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Hellenism and Buddhism

Greco-Buddhism, or Graeco-Buddhism is a term used to describe the cultural mixture of Greek culture and Buddhism, which began in the 4th century BC. with the beginning of the Hellenistic period, and continued until the 5th century.

​It was a cultural consequence of a long chain of events, and the interaction between the Greek element and Buddhism began with the campaigns of Alexander the Great and the conquest of the Persian Empire, and further conquests in areas east of Central Asia, where today the countries of Afghanistan, Pakistan, Uzbekistan, Tajikistan and Turkmenistan to the north, and the Indus River to the south and the Ydaspis to the east, reaching the Ifasi River, thus establishing a direct contact with the cultures of India.

These campaigns and the creation of the Hellenistic Kingdoms in India created the conditions for Greeks to contact Buddhist teaching and establish Buddhist communities. The regions from which it originated include those of modern Afghanistan, Pakistan and India.

Nevertheless, few people today know that the Greeks were the first Europeans to embrace Buddhism centuries before the advent of Christianity, and there is strong evidence that the first sculptors to depict the Buddha in the form of statues were of Greek descent.

These statues present a realistic treatment of the folding of the robes and the management of the total volume, similar to the best Greek creations, and which belong to classical and Hellenistic Greece.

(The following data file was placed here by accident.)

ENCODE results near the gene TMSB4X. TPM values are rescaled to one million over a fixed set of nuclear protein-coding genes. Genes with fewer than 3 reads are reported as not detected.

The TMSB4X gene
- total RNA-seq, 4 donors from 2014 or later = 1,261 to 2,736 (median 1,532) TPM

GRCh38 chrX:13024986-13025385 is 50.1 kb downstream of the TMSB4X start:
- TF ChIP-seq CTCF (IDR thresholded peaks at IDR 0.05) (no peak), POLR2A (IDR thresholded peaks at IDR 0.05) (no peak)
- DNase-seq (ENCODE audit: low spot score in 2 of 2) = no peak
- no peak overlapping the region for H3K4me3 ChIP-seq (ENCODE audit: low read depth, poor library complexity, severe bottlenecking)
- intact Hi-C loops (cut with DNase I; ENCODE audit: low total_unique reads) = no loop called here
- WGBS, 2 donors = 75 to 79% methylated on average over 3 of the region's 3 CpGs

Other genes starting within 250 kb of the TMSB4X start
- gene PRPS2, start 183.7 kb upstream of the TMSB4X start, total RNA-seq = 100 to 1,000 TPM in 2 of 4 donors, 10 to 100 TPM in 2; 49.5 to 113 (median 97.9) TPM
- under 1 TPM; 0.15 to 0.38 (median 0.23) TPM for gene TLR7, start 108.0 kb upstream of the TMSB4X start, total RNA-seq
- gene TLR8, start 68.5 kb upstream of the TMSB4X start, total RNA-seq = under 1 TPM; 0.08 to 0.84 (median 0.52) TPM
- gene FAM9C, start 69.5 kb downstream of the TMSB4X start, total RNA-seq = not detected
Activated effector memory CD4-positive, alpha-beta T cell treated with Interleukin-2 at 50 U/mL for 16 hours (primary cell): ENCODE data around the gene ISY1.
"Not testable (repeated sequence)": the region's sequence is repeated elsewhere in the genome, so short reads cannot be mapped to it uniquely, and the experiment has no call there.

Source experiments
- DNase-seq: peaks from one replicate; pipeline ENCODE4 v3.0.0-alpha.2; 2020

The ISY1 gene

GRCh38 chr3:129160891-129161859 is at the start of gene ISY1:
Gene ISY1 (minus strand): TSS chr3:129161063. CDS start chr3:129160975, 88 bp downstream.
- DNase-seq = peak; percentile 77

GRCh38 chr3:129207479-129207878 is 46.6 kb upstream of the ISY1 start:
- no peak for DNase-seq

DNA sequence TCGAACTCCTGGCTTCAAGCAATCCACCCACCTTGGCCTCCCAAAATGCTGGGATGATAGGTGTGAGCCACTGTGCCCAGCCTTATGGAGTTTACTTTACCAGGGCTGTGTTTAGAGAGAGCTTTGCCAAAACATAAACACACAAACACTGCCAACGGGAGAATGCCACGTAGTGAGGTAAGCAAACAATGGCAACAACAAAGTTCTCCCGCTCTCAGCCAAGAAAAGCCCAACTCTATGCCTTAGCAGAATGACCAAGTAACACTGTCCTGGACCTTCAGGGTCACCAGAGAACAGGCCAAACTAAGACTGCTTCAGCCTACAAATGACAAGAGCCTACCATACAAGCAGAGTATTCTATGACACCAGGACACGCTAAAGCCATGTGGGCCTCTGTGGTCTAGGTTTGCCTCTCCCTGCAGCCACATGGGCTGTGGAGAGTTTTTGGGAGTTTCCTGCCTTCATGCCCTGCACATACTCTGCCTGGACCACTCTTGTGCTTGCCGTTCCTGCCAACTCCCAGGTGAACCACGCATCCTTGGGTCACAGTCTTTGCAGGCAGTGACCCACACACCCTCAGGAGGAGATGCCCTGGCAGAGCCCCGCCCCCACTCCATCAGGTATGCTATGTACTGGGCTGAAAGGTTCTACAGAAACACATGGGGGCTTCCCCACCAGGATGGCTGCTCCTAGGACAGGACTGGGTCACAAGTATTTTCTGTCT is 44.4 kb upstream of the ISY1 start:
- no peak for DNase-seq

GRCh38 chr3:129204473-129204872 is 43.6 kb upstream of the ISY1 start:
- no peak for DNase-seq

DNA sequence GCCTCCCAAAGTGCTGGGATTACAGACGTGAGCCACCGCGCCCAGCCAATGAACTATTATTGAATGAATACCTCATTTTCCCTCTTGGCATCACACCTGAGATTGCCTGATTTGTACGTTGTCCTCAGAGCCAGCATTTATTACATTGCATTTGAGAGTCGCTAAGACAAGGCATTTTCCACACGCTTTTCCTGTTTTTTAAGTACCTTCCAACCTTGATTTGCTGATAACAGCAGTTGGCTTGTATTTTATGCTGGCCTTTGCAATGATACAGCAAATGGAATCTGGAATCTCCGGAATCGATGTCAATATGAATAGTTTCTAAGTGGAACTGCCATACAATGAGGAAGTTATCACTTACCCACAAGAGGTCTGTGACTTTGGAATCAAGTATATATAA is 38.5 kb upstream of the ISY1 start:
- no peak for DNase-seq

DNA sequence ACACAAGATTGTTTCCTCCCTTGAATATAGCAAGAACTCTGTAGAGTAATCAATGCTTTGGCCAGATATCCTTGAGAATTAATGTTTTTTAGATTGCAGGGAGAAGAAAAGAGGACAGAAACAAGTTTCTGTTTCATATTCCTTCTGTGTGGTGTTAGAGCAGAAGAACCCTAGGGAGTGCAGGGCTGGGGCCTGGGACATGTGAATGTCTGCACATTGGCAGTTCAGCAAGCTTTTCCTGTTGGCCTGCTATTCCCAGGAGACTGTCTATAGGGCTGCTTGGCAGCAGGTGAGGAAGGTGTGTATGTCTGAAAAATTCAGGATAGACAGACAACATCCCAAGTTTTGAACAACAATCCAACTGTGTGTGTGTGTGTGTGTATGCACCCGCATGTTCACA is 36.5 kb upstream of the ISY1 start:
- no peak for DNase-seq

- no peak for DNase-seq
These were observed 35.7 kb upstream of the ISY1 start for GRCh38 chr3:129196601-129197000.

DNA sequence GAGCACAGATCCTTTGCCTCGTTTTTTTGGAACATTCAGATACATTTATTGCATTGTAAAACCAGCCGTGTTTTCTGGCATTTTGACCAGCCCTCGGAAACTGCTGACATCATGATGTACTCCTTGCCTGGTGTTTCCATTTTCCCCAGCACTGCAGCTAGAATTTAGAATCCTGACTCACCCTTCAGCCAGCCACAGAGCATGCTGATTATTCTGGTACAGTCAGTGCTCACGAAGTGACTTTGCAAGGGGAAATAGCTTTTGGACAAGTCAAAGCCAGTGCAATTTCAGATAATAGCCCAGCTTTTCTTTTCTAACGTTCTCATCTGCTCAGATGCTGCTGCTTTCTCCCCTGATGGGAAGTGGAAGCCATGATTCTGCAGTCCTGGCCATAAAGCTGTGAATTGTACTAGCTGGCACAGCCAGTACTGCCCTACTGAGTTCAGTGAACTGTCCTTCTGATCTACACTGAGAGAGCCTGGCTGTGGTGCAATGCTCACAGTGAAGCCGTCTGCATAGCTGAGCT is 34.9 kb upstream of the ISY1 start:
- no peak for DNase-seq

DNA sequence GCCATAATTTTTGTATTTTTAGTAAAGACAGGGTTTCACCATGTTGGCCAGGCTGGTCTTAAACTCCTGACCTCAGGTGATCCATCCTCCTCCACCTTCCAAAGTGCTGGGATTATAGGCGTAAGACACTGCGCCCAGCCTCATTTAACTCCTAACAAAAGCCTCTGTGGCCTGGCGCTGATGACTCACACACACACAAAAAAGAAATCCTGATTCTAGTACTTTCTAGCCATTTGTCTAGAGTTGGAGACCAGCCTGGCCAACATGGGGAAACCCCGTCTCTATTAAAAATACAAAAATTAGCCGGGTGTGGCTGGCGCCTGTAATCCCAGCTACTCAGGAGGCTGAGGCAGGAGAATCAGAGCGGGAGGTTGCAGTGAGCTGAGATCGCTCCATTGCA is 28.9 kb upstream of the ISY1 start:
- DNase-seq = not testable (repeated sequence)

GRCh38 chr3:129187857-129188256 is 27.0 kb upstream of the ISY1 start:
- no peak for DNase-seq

From the 4th century BC. The philosophical, peaceful and liberating Teaching of the Buddha had a great impact on Hellenism, when there was a great interaction of Greek and Buddhist cultures in Asia. In fact, something even fewer people know, the Greeks of the Hellenistic Kingdoms of India were the ones who played an important role in the spread of Buddhism.

​Thus, the Greek Buddhist monk Ntammarakchita (Dhamma-rakkhita-title means protected by Teaching), he was one of the missionaries sent by the Buddhist emperor Ashoka, the spread of Buddhist teaching in the northwestern part of the Indian peninsula (aparantaka). There he preached the Aggikkhandhopama Sutta and converted 37,000 people to Buddhism. This reference is found in the great Sri Lankan chronicle “Mahavansa” (Mhv.xii.4, 34f.), Where Dammarakhita is described as a Greek (Jonaka).”Gionaka” (Yonaka), “Jonna” (Yona), or “Giavana” (Yavana), which literally means “Ionas / s” is the name by which the Greeks were described in ancient times throughout the classical world. They were ardent followers of Buddhism, and the example of the Greek (Jonaka) Dammarakhita shows that they even took an active role in the spread of Buddhism as leading missionaries.

​Few know that the Buddha himself around the fifth century BC. in one of his teachings he referred to the Greeks (Yona, the Indians of the time), when he compared the rigid social system of the four Indian classes or castes with that of the Greeks and other neighboring countries where there were only two classes of people, the despots and the slaves, and where the despot could become a slave or vice versa. (MN 93, Assalāyana Sutta).

​Besides, Greek was one of the first languages ​​in which part of the Buddha’s teachings was recorded, long before the Canon Again, in the famous columns and inscriptions of the Indian Emperor Ashoka. The following text is part of the teachings of the Buddha and was found in one of the 14 largest inscriptions written in Greek: